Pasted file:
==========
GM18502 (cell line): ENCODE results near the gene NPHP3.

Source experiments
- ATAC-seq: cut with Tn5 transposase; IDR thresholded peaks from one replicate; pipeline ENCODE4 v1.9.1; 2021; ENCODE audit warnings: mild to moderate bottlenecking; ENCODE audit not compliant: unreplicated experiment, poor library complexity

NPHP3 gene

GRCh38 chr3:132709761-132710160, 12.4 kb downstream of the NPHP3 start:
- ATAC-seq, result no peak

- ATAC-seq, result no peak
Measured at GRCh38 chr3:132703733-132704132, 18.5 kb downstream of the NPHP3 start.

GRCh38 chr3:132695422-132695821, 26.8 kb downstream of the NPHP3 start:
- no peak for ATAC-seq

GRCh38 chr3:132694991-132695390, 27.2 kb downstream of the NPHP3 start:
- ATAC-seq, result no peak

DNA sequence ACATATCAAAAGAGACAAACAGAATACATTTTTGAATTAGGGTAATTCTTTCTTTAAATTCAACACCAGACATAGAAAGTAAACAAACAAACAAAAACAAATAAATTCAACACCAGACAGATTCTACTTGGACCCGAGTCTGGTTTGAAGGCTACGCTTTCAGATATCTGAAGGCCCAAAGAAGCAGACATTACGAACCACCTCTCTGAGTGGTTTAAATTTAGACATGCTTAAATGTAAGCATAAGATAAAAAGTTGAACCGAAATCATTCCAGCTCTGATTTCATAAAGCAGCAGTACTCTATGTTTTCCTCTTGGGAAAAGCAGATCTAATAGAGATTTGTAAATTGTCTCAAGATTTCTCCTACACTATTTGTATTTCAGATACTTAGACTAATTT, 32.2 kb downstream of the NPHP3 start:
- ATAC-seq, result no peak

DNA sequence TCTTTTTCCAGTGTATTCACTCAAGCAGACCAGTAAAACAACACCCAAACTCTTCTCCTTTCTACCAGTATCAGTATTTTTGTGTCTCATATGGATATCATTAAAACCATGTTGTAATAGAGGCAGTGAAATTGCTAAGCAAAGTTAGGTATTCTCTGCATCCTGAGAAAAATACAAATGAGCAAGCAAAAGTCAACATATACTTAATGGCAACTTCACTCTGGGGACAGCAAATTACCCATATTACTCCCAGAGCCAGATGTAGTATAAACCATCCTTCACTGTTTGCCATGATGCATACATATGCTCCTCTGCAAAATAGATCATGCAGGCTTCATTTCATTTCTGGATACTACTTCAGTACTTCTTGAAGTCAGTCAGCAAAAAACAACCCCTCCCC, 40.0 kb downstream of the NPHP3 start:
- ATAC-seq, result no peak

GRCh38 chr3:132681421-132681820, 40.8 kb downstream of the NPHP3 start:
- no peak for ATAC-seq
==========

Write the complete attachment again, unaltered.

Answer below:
GM18502 (cell line): ENCODE results near the gene NPHP3.

Source experiments
- ATAC-seq: cut with Tn5 transposase; IDR thresholded peaks from one replicate; pipeline ENCODE4 v1.9.1; 2021; ENCODE audit warnings: mild to moderate bottlenecking; ENCODE audit not compliant: unreplicated experiment, poor library complexity

NPHP3 gene

GRCh38 chr3:132709761-132710160, 12.4 kb downstream of the NPHP3 start:
- ATAC-seq, result no peak

- ATAC-seq, result no peak
Measured at GRCh38 chr3:132703733-132704132, 18.5 kb downstream of the NPHP3 start.

GRCh38 chr3:132695422-132695821, 26.8 kb downstream of the NPHP3 start:
- no peak for ATAC-seq

GRCh38 chr3:132694991-132695390, 27.2 kb downstream of the NPHP3 start:
- ATAC-seq, result no peak

DNA sequence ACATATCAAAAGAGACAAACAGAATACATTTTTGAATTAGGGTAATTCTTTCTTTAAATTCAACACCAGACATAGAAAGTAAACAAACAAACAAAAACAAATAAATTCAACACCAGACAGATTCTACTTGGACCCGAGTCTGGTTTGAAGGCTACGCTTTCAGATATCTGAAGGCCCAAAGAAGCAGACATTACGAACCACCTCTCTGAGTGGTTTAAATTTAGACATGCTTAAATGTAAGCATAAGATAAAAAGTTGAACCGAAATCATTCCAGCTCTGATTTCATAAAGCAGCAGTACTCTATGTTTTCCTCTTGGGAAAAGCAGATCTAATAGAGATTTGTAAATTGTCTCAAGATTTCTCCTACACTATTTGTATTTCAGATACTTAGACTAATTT, 32.2 kb downstream of the NPHP3 start:
- ATAC-seq, result no peak

DNA sequence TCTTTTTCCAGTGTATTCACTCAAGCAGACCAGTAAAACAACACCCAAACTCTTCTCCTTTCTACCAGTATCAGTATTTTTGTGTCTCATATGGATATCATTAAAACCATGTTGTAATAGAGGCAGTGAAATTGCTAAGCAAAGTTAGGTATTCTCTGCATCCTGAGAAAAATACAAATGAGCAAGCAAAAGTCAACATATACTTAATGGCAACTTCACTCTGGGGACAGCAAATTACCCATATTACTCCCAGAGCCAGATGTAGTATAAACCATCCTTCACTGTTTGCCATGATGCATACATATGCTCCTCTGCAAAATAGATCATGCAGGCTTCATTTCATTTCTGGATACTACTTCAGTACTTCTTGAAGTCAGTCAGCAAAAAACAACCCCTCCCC, 40.0 kb downstream of the NPHP3 start:
- ATAC-seq, result no peak

GRCh38 chr3:132681421-132681820, 40.8 kb downstream of the NPHP3 start:
- no peak for ATAC-seq